So here is my definition: Intersectionality is the belief that one person can have many different identities that don’t exist separately and have an effect on how that person is viewed in society. This theory was first developed by race theorist Kimberlé Williams Crenshaw. Identities could include, but not limited to, race, ethnicity, gender, class, nationality, sexual orientation, and disability.
For example, I am a middle-class, first-generation Jamaican-American, college-educated, black female. All of these identities have an effect on how society views me, for both good and bad. I am using my friend, Janine, who is a working-class, fourth-generation Irish-American, white female with a GED and uses a wheelchair. We both face discrimination for being female; however, because I am also black, I face both racial and gender bias. I am an entrepreneur and live in a house and can afford a better standard of life compared Janine who lives paycheck to paycheck at her office manager job. While being a white female in America still hold high privilege, Janine faces discrimination for her disability.
Believe it or not, Sojourner Truth was the first advocate who articulated intersectionality the best during the 1851 Women’s Convention in Ohio:
Well, children, where there is so much racket there must be something out of kilter. I think that ‘twixt the negroes of the South and the women at the North, all talking about rights, the white men will be in a fix pretty soon. But what’s all this here talking about?
That man over there says that women need to be helped into carriages, and lifted over ditches, and to have the best place everywhere. Nobody ever helps me into carriages, or over mud-puddles, or gives me any best place! And ain’t I a woman? Look at me! Look at my arm! I have ploughed and planted, and gathered into barns, and no man could head me! And ain’t I a woman? I could work as much and eat as much as a man – when I could get it – and bear the lash as well! And ain’t I a woman? I have borne thirteen children, and seen most all sold off to slavery, and when I cried out with my mother’s grief, none but Jesus heard me! And ain’t I a woman?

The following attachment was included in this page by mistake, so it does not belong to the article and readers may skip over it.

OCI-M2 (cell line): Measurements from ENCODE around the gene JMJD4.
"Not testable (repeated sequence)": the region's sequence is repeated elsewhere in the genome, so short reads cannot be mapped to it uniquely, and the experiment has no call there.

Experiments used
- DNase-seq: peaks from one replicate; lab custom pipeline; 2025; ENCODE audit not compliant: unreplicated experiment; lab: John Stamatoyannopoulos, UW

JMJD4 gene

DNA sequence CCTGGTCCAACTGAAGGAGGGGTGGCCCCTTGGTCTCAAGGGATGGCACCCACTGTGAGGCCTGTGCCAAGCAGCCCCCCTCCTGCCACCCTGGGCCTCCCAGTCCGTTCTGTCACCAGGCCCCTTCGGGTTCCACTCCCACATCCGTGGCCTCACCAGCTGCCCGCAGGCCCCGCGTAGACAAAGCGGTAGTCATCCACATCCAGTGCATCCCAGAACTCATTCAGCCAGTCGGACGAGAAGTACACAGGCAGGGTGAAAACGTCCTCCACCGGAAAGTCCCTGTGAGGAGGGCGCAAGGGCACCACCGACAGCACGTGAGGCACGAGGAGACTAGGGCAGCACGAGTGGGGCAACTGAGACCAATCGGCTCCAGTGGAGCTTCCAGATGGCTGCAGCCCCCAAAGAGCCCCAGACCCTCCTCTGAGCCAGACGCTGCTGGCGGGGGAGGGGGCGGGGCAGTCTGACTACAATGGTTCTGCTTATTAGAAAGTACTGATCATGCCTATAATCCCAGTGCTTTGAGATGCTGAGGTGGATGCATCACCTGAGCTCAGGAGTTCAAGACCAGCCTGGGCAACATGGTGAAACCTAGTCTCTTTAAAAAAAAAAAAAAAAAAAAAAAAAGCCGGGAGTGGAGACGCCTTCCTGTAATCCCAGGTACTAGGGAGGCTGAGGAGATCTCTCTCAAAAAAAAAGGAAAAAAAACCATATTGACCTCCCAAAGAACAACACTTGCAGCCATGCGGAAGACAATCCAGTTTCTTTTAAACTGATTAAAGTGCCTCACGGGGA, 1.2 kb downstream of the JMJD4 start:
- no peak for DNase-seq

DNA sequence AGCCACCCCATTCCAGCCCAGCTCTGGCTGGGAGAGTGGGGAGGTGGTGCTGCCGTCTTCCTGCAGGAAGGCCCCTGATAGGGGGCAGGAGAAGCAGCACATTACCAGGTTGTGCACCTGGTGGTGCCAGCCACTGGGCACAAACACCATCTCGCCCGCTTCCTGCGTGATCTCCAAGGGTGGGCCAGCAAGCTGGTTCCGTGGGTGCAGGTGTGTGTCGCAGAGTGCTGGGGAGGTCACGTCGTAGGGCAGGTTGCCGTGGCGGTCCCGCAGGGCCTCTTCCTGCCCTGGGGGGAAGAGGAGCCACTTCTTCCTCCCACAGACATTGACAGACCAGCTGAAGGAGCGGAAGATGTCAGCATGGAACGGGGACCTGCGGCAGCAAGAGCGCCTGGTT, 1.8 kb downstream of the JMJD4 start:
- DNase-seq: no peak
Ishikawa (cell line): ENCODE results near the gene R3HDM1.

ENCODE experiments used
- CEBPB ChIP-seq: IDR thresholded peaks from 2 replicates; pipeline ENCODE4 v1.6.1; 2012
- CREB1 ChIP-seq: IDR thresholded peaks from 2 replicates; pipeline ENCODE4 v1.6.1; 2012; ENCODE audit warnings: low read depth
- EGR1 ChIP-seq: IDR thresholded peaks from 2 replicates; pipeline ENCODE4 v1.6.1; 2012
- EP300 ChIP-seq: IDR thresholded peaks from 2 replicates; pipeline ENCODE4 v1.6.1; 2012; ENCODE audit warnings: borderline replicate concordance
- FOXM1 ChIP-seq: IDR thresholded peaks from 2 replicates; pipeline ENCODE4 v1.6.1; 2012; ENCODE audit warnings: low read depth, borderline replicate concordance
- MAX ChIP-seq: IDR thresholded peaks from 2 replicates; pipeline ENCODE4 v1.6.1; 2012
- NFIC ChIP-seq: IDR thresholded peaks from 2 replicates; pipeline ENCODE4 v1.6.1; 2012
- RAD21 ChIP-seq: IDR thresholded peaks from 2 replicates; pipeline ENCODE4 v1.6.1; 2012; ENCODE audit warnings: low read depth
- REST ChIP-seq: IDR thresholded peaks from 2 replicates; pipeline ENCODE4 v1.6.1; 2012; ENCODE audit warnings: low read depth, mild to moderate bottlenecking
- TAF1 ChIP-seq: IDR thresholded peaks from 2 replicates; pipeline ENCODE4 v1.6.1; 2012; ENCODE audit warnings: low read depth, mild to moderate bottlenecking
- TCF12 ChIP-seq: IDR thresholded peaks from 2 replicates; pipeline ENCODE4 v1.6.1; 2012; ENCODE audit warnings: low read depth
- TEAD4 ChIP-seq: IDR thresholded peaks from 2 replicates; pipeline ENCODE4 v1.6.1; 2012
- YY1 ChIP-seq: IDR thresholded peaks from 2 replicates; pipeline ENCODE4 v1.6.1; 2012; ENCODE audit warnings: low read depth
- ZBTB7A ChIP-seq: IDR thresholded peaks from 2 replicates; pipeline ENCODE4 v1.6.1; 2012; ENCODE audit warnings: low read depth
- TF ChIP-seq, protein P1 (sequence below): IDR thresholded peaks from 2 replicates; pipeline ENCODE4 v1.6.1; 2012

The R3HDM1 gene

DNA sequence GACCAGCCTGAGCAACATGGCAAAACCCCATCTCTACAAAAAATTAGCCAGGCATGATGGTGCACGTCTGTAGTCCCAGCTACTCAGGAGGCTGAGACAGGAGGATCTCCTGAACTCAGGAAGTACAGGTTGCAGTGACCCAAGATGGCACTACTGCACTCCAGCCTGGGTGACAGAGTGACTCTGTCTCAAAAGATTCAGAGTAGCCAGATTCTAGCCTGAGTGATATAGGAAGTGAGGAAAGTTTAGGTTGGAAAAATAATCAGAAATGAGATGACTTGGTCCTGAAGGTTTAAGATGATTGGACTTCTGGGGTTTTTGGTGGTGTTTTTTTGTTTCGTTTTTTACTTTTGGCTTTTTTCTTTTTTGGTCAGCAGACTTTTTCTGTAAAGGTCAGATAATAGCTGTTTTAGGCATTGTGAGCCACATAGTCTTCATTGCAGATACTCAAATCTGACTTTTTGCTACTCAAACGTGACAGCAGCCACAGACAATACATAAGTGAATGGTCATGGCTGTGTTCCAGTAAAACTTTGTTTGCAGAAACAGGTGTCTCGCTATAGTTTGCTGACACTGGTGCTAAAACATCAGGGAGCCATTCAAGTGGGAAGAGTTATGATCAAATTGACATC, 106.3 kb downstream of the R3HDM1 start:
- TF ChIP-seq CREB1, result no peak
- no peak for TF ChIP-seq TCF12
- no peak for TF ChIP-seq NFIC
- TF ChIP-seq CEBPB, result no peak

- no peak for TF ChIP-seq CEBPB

Then they talk about this thing in the head; what’s this they call it? [member of audience whispers, “intellect”] That’s it, honey. What’s that got to do with women’s rights or negroes’ rights? If my cup won’t hold but a pint, and yours holds a quart, wouldn’t you be mean not to let me have my little half measure full?
Then that little man in black there, he says women can’t have as much rights as men, ’cause Christ wasn’t a woman! Where did your Christ come from? Where did your Christ come from? From God and a woman! Man had nothing to do with Him.
If the first woman God ever made was strong enough to turn the world upside down all alone, these women together ought to be able to turn it back , and get it right side up again! And now they is asking to do it, the men better let them.
Obliged to you for hearing me, and now old Sojourner ain’t got nothing more to say.
Sojourner Truth was the truth!
This is a very complex discussion. So here is a video of Crenshaw discussing intersectionality.